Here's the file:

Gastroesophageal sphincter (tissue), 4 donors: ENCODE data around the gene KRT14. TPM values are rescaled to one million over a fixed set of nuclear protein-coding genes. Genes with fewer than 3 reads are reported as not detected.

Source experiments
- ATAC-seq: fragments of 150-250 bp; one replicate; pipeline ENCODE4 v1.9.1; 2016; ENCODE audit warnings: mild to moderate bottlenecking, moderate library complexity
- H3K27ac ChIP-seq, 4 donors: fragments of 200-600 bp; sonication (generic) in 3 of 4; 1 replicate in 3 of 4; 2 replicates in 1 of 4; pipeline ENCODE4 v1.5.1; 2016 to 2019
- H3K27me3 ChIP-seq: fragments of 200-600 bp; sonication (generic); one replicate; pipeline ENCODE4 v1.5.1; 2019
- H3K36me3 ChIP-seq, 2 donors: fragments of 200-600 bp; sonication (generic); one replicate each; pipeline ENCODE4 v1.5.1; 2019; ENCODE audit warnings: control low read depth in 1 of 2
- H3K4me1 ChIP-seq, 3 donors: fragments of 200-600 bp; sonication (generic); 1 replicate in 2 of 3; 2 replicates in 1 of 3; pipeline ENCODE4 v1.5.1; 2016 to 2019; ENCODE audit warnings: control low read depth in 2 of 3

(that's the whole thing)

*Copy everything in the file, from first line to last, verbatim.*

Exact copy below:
Gastroesophageal sphincter (tissue), 4 donors: ENCODE data around the gene KRT14. TPM values are rescaled to one million over a fixed set of nuclear protein-coding genes. Genes with fewer than 3 reads are reported as not detected.

Source experiments
- ATAC-seq: fragments of 150-250 bp; one replicate; pipeline ENCODE4 v1.9.1; 2016; ENCODE audit warnings: mild to moderate bottlenecking, moderate library complexity
- H3K27ac ChIP-seq, 4 donors: fragments of 200-600 bp; sonication (generic) in 3 of 4; 1 replicate in 3 of 4; 2 replicates in 1 of 4; pipeline ENCODE4 v1.5.1; 2016 to 2019
- H3K27me3 ChIP-seq: fragments of 200-600 bp; sonication (generic); one replicate; pipeline ENCODE4 v1.5.1; 2019
- H3K36me3 ChIP-seq, 2 donors: fragments of 200-600 bp; sonication (generic); one replicate each; pipeline ENCODE4 v1.5.1; 2019; ENCODE audit warnings: control low read depth in 1 of 2
- H3K4me1 ChIP-seq, 3 donors: fragments of 200-600 bp; sonication (generic); 1 replicate in 2 of 3; 2 replicates in 1 of 3; pipeline ENCODE4 v1.5.1; 2016 to 2019; ENCODE audit warnings: control low read depth in 2 of 3